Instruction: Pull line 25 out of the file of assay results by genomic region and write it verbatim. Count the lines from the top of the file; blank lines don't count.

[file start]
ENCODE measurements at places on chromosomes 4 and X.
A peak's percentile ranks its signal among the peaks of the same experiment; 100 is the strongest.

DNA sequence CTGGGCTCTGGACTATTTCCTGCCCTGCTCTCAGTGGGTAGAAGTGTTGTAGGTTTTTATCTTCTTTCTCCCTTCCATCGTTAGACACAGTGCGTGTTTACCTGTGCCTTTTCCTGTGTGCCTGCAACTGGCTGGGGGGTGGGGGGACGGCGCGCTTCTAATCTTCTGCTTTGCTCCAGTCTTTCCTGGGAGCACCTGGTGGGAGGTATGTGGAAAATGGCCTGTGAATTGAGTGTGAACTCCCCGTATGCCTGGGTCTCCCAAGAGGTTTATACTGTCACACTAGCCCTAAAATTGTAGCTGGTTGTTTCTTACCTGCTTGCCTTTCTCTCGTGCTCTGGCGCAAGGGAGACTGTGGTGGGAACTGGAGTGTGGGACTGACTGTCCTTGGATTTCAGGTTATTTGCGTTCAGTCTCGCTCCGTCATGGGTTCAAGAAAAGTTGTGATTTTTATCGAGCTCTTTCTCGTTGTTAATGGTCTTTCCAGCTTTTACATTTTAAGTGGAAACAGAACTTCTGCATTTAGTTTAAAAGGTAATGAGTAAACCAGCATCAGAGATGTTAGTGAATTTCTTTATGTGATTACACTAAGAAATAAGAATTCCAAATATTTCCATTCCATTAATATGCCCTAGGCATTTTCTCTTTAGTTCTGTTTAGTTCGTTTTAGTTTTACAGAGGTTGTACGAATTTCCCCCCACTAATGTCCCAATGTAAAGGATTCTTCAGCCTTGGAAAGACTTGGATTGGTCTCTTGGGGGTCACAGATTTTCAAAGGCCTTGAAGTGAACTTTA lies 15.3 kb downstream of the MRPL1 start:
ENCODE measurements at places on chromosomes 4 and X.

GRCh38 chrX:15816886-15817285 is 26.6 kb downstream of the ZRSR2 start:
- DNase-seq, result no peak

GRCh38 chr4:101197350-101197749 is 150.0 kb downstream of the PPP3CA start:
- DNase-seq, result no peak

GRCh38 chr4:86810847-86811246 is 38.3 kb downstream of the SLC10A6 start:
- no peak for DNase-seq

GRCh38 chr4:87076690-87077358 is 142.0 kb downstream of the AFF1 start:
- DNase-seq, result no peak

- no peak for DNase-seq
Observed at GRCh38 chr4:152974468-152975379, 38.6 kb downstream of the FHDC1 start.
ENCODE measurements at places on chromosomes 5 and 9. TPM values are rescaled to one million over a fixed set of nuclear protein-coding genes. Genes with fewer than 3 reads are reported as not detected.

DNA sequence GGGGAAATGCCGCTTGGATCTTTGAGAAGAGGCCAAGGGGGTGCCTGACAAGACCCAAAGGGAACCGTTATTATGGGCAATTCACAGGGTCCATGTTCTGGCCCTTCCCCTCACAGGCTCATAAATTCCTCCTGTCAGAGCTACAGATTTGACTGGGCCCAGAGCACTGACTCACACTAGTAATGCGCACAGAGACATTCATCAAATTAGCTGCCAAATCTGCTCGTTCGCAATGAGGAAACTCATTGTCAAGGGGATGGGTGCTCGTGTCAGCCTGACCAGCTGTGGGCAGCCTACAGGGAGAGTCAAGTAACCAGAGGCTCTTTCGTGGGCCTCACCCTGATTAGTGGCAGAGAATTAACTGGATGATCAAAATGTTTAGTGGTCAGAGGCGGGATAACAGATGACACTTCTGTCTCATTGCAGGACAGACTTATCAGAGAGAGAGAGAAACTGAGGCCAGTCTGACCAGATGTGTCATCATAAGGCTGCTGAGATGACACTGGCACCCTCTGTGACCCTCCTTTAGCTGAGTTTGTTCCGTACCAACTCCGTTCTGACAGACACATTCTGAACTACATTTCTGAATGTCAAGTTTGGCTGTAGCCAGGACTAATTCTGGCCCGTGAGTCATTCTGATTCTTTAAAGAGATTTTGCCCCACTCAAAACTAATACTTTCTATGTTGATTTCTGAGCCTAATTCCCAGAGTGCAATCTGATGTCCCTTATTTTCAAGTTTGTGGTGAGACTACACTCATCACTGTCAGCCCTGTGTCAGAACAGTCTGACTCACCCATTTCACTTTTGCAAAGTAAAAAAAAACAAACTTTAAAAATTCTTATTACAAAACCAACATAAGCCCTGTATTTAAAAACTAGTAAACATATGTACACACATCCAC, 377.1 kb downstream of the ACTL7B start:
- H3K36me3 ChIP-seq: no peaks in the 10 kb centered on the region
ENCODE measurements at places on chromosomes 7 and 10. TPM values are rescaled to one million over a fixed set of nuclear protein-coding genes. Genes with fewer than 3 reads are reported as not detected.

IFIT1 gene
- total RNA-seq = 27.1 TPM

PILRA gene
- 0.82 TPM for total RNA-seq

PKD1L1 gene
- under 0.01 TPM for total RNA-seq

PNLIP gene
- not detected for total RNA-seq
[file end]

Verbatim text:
PNLIP gene